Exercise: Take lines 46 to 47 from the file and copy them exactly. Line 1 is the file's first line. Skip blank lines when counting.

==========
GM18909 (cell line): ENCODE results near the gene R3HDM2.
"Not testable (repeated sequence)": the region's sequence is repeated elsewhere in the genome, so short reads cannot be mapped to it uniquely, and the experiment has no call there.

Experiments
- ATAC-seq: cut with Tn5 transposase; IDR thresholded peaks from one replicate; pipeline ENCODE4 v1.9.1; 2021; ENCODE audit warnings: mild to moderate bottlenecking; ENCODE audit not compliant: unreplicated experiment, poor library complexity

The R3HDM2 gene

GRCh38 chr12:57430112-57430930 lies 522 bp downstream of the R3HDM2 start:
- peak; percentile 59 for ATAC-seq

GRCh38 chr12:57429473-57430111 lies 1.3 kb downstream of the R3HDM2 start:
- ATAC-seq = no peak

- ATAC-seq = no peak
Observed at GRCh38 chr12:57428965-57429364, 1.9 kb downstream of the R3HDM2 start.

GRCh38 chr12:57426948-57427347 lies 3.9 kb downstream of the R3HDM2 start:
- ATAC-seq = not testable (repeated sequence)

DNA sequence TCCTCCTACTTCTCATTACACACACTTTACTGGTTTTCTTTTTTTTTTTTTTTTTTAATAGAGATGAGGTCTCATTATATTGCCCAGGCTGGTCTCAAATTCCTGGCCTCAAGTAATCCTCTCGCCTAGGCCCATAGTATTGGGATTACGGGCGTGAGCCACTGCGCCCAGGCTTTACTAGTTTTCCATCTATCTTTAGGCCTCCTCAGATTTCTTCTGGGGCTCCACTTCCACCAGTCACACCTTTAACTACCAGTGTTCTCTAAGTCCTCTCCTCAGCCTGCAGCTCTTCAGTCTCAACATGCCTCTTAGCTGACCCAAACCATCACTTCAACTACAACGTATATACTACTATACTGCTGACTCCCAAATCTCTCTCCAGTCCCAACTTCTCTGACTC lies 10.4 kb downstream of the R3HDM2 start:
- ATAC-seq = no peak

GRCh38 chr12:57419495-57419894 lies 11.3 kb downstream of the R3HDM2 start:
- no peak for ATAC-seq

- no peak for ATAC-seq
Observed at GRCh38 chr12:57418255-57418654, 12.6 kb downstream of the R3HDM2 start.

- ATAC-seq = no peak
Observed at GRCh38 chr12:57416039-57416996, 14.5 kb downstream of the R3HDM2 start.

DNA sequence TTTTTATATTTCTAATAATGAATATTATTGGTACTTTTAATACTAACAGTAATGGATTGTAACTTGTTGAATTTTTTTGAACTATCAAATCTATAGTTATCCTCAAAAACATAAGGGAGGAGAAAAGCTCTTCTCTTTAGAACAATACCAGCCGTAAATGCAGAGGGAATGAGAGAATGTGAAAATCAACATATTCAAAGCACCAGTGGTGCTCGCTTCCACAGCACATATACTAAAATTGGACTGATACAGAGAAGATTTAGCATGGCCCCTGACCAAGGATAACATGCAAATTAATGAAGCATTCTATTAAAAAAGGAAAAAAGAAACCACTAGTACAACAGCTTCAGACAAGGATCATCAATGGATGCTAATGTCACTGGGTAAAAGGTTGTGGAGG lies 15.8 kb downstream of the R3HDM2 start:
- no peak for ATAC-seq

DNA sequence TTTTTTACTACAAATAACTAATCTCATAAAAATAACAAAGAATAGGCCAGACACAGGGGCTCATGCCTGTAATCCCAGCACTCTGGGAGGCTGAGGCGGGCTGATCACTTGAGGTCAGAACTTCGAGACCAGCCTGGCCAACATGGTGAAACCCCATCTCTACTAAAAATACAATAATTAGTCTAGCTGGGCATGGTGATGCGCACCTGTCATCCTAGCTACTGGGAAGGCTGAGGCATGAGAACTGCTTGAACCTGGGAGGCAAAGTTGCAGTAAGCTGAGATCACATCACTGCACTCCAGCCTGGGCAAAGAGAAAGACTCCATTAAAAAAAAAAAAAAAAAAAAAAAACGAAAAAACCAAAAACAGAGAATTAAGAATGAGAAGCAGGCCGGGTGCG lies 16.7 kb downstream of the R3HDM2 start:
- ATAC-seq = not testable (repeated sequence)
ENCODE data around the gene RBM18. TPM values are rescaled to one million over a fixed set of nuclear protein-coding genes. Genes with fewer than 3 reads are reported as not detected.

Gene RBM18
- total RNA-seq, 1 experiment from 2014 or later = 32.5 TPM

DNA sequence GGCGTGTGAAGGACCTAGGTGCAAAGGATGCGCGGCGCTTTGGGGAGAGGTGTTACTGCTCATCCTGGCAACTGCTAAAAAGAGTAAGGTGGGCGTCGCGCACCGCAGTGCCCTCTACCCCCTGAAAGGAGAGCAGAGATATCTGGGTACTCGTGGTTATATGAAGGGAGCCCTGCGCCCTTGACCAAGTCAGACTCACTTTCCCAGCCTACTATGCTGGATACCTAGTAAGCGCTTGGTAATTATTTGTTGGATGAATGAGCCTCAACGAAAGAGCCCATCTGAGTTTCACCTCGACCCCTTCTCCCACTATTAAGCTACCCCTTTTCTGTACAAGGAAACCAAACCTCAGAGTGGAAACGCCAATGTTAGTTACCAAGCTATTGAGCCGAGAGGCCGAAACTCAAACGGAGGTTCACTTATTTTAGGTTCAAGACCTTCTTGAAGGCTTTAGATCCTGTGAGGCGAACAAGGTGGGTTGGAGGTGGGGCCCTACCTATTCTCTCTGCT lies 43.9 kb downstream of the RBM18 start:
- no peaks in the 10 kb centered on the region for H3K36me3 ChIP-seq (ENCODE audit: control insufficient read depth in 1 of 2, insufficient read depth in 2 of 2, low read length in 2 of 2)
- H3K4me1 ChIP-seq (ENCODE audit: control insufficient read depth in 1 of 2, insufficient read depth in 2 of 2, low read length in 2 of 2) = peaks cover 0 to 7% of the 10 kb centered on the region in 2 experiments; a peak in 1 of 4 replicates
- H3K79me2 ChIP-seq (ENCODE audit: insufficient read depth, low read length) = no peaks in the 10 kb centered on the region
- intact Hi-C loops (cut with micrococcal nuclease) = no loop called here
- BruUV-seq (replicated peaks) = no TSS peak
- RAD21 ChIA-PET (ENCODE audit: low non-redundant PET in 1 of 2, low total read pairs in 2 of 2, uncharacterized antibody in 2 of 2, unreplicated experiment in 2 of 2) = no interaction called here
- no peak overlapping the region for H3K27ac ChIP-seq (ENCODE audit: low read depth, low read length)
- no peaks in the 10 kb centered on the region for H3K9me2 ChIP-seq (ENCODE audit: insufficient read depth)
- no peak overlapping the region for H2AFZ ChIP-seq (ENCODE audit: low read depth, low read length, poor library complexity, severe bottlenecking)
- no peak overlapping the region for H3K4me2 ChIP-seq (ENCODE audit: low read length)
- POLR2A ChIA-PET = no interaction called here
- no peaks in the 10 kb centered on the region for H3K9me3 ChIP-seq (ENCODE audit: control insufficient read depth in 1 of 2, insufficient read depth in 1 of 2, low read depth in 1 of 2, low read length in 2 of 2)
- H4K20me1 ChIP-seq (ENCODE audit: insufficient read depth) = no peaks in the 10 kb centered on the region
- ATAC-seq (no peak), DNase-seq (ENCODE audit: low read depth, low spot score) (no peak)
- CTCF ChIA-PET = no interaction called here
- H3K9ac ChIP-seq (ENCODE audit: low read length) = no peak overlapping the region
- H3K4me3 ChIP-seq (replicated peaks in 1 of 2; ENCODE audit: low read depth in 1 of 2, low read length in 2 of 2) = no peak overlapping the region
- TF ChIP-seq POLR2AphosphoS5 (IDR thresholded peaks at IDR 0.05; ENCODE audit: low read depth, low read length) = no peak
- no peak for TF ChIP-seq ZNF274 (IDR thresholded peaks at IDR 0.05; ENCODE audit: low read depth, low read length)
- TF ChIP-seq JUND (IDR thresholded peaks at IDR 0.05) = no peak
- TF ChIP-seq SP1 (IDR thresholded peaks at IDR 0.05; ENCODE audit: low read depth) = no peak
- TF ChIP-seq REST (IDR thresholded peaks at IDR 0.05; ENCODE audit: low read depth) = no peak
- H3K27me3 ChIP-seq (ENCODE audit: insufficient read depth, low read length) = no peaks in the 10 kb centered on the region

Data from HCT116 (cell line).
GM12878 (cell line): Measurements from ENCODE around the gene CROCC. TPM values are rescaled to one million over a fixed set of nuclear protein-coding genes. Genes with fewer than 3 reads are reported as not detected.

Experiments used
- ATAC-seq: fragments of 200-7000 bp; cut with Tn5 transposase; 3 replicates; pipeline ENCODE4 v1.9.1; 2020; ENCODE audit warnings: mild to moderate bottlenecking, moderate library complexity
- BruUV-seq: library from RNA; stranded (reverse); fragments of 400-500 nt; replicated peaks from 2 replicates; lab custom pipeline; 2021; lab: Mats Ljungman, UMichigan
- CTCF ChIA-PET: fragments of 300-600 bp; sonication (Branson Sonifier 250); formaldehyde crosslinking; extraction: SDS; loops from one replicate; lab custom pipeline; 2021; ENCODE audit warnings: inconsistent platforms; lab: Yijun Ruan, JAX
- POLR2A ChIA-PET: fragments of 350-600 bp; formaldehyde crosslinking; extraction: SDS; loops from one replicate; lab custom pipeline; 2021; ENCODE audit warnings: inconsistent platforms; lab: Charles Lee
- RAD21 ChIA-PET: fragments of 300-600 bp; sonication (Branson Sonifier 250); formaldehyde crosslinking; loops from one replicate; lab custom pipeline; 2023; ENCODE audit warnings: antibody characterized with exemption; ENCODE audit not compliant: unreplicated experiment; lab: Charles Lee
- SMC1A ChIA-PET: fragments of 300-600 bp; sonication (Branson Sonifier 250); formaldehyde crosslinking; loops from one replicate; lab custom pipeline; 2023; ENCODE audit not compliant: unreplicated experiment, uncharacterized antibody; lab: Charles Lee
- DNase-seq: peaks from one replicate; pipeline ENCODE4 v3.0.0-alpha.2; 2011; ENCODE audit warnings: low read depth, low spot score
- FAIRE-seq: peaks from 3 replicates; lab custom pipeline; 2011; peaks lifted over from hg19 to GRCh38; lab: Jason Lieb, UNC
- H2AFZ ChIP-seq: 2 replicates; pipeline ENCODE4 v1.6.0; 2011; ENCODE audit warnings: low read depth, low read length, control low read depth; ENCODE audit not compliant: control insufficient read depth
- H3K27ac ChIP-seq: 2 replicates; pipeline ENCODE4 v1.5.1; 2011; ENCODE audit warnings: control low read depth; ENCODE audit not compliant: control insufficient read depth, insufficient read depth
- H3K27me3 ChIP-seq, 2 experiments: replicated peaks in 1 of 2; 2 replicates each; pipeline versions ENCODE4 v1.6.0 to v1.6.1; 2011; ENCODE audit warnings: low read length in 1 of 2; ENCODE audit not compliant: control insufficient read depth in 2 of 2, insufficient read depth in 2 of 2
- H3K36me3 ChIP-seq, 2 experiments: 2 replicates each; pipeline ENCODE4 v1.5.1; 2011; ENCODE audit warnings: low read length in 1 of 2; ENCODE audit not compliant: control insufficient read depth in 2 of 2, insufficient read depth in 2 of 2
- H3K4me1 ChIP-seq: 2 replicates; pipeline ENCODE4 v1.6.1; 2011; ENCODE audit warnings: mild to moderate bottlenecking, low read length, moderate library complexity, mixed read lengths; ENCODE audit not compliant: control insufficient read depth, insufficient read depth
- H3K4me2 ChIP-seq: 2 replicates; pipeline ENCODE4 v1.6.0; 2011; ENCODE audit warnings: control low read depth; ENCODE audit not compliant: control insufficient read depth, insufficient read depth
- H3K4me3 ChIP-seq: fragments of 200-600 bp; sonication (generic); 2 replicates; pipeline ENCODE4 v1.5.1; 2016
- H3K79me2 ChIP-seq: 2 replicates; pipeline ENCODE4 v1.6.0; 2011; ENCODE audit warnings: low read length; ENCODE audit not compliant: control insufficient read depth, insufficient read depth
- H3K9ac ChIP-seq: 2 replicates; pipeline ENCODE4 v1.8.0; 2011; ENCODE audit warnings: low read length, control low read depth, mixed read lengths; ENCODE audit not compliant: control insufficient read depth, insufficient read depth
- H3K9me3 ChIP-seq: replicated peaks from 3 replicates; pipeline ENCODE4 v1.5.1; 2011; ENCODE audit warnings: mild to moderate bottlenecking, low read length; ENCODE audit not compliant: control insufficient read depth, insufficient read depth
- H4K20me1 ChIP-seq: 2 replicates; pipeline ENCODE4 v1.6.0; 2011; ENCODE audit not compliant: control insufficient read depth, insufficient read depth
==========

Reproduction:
- H3K4me3 ChIP-seq (replicated peaks in 1 of 2; ENCODE audit: low read depth in 1 of 2, low read length in 2 of 2) = no peak overlapping the region
- TF ChIP-seq POLR2AphosphoS5 (IDR thresholded peaks at IDR 0.05; ENCODE audit: low read depth, low read length) = no peak